Alternative Press #328, featuring my cover story on Mayday Parade, is now available on newsstands everywhere! You should be able to find it at Barnes and Noble, some Targets, and most anywhere music mags are sold. Both physical and digital copies are also available HERE.
so as I alluded to earlier, I wrote a feature on Being As An Ocean for Alternative Press Magazine. You can pick up issue 311 / June 2014 starting tomorrow; if you’re a subscriber, you might already have your copy. I hope you read it – I had a lot of fun, and put a lot of work into, writing it.
(also, it’s a real kick seeing my name alongside Evan Lucy and Bob Ham, two writers whose work I greatly admire)
Thursday – Jet Black New Year
I still remember picking up this issue of AltPress off the rack, the first one I had read since the mid-90s. I haven’t missed an issue since.
This week, within days of each other, onetime tourmates and AltPress co-coverboys Thursday and Thrice both announced that they were calling it a day.
It’s easy to forget just what was happening in the music world before Thursday broke through. The boy band era and nu metal were winding down; the garage rock revival was in full swing, or at least Spin Magazine seemed to think so. I was listening almost exclusively to indie rock (which, frankly, wasn’t doing a whole lot for me even then) and alt-country (which was, but it was clear that that scene had peaked and begun it’s downslope too). Thursday and Thrice (along with Coheed & Cambria) were the ones to really pull me back into any sort of heavier music. (Alkaline Trio and Brand New get credit for pulling me back into punk at around the same time).
But Thursday were important more than just personally; they don’t get enough credit for it now, but they basically changed the course of the entire music industry for a couple years. They were really the first band from whatever-it-was-they-were-from – emo, screamo, posthardcore, people are still arguing over names but I think we’re all at least on the same page conceptually – to find anything resembling mainstream recognition. (You could make an argument that At The Drive-In were first, but they imploded just as they were starting to break through, and I’m not sure there was any sustained momentum. They feel more like they were “a few years ahead of their time” than “a part of what came later”). Certainly Thursday were the first band featuring hardcore-style screamed vocals to make a dent in the overground, kicking the door open for a flood of bands like Hawthorne Heights to rush in. They were followed by wave after wave of tight black t-shirts and dyed black hair. I don’t blame them for the era’s excesses, its cliches, but it takes a powerful and important act to set that kind of enduring pattern.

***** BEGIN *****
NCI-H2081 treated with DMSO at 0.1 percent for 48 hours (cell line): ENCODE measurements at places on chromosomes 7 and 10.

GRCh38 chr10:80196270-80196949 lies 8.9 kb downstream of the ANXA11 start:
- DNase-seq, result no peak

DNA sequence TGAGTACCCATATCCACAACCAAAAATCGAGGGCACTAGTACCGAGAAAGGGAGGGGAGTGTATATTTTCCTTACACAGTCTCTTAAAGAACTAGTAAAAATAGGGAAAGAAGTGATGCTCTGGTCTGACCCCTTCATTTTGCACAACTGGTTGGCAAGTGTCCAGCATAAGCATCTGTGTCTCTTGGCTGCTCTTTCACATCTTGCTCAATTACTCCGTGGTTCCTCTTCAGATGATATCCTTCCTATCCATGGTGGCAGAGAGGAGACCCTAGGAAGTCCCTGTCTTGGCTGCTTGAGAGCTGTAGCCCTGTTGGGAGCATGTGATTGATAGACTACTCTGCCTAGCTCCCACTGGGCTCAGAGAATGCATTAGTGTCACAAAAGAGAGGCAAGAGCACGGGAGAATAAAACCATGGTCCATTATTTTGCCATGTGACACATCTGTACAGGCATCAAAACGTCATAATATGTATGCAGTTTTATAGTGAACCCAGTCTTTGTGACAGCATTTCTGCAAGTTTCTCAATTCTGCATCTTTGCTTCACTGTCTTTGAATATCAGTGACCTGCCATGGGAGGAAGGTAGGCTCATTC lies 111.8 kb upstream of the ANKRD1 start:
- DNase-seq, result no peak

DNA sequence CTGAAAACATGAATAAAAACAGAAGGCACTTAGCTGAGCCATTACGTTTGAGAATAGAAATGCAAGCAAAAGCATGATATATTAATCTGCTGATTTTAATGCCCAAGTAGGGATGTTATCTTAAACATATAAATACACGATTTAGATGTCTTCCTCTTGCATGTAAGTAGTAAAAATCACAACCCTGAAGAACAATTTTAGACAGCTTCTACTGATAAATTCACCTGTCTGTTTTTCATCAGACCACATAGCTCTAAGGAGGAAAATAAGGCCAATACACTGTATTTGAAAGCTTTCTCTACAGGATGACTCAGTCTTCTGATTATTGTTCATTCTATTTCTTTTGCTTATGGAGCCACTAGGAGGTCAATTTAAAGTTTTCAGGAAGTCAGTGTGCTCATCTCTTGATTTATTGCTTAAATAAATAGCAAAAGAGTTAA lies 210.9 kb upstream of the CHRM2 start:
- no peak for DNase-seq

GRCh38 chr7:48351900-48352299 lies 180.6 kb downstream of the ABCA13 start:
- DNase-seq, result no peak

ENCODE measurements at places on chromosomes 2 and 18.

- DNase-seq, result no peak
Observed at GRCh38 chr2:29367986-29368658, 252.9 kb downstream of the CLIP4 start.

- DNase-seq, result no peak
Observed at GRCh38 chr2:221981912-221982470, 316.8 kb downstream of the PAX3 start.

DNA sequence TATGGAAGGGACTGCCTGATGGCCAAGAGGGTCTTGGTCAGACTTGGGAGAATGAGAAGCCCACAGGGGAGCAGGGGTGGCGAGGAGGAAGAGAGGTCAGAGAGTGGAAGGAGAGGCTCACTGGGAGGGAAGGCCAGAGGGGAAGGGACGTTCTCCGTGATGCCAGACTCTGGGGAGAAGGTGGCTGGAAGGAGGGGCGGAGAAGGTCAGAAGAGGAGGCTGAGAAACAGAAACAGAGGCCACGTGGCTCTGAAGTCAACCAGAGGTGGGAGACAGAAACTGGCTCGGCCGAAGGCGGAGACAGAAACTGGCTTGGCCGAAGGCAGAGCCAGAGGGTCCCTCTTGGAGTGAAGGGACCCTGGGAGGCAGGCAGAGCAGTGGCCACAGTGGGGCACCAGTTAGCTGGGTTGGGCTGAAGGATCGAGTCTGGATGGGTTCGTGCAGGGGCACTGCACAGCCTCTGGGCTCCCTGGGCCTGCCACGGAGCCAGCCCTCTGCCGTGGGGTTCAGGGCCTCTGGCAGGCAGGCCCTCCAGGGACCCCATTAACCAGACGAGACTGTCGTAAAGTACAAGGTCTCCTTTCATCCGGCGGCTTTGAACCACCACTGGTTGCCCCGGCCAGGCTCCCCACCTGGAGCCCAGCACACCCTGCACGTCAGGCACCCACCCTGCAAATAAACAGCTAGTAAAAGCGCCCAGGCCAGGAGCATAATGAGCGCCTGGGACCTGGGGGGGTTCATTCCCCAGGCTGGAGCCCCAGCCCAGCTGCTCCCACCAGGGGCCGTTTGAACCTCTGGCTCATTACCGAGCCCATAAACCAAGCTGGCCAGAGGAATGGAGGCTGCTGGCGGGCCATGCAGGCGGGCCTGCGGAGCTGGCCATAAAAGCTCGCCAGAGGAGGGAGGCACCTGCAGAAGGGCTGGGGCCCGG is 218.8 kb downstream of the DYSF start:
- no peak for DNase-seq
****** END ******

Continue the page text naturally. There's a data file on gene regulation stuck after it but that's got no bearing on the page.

And the music, oh, the music – aggressive and slashing but lyrical; Geoff Rickly’s vocal lines defying all manner of convention, clusters of poetry crammed into too little space, music almost forcibly contorted and warped around them. “Understanding In A Car Crash” wasn’t just the title of their breakthrough single, it was a note-perfect description of their sound. It was a sound that shifted as the band grew, turning both heavier and more atmospheric, the brutal and beautiful noise of giant planets crashing together in far-off galaxies, and while I always respected where they followed their muse, I never found them quite as compelling as they were on those first few albums. I appreciate atmosphere but I crave immediacy; I suspect much of their fanbase felt the same way. That, along with the realities of life as their audience approached middle age (less time, more responsibility) no doubt combined to equal steadily waning sales and concert attendence. The band have made no bones about the fact that their last few years have been a serious financial struggle (albeit a creatively fruitful one). So I guess it shouldn’t be a surprise to see Thursday call it a day.
Time moves on, and music too; right now might be the best time I can remember for great, new, creative, vital music. But that period of time, 2002-2004 or so, was a really magical moment, and it and Thursday will both be missed.
(Thrice, for their part, have made it a point to leave the door open; their hiatus seems more due to shifting priorities among certain members of the band than any sort of interpersonal tensions, and while I can’t speculate on their finances, they seem to have retained a stronger, larger core fanbase. As for why I’m not writing this post about them – I could probably spend a whole week on Thrice, easy. They’re in serious consideration for my “favorite band of the 2000s” title. Definitely a subject for another time).
At Wednesday night’s show, the first night of their final tour and their final set in NYC, the band dedicated this song to Thrice. It was my favorite Thursday song even before that.